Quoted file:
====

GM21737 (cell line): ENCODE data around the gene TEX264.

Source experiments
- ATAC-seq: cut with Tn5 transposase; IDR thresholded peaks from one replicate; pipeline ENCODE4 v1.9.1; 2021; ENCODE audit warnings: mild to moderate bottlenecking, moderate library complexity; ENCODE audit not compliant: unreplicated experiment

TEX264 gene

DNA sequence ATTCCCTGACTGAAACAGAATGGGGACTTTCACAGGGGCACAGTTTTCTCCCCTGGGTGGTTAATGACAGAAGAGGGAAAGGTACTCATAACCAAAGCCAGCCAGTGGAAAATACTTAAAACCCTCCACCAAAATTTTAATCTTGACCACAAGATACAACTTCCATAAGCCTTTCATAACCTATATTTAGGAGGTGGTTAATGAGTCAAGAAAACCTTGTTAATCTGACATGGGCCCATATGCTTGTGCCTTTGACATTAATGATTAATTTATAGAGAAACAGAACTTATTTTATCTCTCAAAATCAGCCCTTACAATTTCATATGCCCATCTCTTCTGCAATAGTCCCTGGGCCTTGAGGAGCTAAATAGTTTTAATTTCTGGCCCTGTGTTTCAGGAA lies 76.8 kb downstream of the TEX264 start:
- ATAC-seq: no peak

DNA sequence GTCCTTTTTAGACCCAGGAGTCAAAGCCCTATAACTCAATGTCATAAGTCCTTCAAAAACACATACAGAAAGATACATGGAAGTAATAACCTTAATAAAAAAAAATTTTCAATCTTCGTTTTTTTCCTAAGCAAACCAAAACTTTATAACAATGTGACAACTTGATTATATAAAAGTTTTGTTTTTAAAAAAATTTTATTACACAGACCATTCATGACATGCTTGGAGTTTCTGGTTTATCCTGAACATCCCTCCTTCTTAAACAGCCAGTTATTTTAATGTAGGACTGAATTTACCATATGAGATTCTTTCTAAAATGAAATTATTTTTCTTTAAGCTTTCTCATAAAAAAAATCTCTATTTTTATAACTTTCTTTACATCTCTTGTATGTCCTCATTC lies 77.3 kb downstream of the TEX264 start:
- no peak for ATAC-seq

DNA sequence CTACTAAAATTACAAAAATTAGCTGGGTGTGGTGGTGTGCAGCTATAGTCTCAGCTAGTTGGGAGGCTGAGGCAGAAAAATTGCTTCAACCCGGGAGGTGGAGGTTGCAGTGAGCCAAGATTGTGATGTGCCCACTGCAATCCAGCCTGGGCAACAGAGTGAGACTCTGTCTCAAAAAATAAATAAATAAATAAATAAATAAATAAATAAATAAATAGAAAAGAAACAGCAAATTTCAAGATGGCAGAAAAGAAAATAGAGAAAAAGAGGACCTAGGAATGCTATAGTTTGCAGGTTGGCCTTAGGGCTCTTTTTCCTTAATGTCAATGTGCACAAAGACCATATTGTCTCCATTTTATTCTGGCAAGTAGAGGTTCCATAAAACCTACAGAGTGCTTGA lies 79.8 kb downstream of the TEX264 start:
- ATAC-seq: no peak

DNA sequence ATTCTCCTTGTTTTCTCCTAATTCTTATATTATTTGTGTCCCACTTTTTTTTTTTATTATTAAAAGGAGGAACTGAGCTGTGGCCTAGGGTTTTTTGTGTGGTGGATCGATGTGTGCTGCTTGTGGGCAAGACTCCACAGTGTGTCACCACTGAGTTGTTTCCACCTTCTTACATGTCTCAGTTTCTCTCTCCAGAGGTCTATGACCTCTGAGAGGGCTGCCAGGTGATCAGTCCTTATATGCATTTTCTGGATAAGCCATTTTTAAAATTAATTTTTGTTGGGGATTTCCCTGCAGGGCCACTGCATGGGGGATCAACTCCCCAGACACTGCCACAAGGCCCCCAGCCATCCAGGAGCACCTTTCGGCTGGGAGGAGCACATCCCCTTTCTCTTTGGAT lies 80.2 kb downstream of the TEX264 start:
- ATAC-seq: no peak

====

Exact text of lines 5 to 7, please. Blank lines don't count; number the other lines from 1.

DNA sequence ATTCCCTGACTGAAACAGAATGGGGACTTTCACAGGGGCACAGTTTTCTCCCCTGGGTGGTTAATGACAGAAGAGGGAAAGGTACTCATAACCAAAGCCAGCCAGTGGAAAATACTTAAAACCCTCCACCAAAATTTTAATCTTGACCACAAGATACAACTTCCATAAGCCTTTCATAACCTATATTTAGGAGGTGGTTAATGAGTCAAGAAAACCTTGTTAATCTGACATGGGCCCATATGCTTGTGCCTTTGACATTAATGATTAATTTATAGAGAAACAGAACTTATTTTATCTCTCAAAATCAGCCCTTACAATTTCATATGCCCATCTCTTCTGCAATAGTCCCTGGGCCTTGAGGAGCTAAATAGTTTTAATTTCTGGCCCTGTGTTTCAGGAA lies 76.8 kb downstream of the TEX264 start:
- ATAC-seq: no peak

DNA sequence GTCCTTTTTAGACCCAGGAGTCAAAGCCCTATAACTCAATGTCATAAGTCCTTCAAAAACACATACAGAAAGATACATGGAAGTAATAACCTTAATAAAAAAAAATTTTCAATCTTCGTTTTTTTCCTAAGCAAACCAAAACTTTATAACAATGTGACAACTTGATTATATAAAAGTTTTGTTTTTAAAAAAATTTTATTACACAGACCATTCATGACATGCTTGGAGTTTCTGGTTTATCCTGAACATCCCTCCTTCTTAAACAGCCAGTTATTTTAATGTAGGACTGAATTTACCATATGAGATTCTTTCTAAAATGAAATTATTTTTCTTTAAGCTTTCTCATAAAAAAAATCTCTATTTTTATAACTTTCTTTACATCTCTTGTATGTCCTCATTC lies 77.3 kb downstream of the TEX264 start: